South-west monsoon on Monday inched further bringing showers to some more parts of Maharashtra, Chhatisgarh, Orissa and parts of West Bengal.

However, a senior weather scientist warned of a slight delay in Madhya Pradesh, Uttar Pradesh, Bihar and Jharkhand but made it clear that it would have no impact on the kharif crops.

The south-west monsoon has been active over Orissa, Vidarbha, coastal and south interior Karnataka and Kerala, the weather office said.

In Delhi, officials from the India Meteorological Department (IMD) briefed Agriculture Minister Sharad Pawar on the monsoon situation across the country.

As of June 11, cumulative seasonal rainfall for the country as a whole this year has been 7 per cent below the Long Period Average (LPA).

Out of 36 meteorological subdivisions, the rainfall has been excess over nine, normal over seven and deficient or scanty over 20 sub-divisions, the weather office said.

“The monsoon is delayed in few States such as MP, UP, Bihar, Jharkhand and Chhattisgarh by five days. The delay is not due to cyclone Phet. It is a natural phenomenon. It will surely advance and the delay will not impact kharif crops,” L.S. Rathore, Head of IMD’s Agromet Division, told reporters here.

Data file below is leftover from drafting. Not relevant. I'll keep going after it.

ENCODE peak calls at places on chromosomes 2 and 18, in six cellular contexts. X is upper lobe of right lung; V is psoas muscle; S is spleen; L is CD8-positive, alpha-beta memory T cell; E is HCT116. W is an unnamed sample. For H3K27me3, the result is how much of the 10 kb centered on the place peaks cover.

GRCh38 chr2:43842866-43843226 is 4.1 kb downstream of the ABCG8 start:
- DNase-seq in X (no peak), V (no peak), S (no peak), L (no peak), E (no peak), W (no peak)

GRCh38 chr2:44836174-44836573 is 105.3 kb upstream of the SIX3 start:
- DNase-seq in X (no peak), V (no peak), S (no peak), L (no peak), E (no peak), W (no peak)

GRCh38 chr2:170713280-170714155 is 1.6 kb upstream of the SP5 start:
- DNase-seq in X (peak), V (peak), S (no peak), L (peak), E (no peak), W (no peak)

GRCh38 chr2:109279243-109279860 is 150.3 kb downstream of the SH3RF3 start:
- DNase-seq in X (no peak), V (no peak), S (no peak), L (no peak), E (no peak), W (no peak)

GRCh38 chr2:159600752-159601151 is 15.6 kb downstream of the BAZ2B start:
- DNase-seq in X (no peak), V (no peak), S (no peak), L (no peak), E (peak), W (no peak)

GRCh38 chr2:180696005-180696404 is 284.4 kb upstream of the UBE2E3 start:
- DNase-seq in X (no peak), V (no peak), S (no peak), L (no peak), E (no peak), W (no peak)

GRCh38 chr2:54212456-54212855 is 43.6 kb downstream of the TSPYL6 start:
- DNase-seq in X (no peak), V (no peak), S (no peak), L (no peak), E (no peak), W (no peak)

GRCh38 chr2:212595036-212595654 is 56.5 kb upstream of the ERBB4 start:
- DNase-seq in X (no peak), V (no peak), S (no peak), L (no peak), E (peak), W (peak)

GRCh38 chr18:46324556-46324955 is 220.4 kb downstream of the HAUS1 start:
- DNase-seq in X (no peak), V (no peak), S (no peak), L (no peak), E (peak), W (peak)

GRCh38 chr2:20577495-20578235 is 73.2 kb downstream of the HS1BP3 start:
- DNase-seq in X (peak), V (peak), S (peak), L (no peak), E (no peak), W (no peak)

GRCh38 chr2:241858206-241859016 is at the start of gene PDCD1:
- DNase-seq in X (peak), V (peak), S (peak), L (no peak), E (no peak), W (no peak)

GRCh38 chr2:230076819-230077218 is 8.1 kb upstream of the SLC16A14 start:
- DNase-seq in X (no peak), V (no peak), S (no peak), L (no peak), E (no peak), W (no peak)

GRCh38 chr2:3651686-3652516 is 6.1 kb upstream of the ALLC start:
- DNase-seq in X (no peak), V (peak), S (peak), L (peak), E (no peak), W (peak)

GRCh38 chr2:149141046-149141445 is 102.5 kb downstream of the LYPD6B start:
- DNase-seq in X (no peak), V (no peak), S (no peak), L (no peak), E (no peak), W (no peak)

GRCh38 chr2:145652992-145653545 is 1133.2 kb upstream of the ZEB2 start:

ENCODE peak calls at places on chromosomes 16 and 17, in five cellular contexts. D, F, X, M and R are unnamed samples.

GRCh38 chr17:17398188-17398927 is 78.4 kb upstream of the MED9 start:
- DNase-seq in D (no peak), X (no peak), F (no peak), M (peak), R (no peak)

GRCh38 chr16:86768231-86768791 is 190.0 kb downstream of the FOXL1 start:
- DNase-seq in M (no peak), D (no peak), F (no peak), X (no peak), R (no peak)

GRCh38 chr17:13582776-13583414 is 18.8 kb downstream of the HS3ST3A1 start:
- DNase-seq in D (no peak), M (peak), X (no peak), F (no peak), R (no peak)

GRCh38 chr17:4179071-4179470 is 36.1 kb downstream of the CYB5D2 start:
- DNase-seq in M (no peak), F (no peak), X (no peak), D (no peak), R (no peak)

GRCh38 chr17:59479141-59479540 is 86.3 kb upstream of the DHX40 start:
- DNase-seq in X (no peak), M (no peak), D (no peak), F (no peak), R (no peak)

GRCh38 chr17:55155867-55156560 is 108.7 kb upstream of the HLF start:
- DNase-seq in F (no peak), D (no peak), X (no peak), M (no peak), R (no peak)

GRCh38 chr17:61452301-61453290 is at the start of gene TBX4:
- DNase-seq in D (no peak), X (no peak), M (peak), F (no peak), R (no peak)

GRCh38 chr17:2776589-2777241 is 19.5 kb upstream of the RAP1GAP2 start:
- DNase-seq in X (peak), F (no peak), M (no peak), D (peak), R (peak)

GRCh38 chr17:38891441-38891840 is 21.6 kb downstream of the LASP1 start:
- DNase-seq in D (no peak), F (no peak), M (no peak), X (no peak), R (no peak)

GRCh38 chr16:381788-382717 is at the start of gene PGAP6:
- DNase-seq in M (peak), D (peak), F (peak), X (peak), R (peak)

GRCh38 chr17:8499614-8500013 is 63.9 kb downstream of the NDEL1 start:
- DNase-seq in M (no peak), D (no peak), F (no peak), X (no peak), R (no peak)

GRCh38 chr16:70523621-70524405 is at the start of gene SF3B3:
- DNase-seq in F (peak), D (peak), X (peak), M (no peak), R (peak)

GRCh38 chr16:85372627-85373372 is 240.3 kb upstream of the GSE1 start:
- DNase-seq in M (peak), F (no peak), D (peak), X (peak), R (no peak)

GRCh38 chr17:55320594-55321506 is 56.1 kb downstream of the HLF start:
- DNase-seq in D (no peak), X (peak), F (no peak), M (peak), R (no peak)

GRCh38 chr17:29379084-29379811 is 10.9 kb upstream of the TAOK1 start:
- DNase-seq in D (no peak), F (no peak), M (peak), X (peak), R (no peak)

The monsoon is tipped to cover southern parts of Gujarat and Chhattisgarh, parts of Orissa and West Bengal, entire Sikkim and parts of Jharkhand and east Bihar during the next three days.

Monsoon rains are considered the lifeline of Indian agriculture and are vital for kharif crops such as paddy, sugarcane, oilseeds and pulses.

Last year, almost half of the country faced severe drought due to failure of monsoon. As a result, India’s foodgrain production declined to 218.19 million tonnes in 2009-10 crop year from a record 234.47 million tonne in the previous year.

In April, the IMD had forecast normal monsoon rains for the four-month season beginning June 1.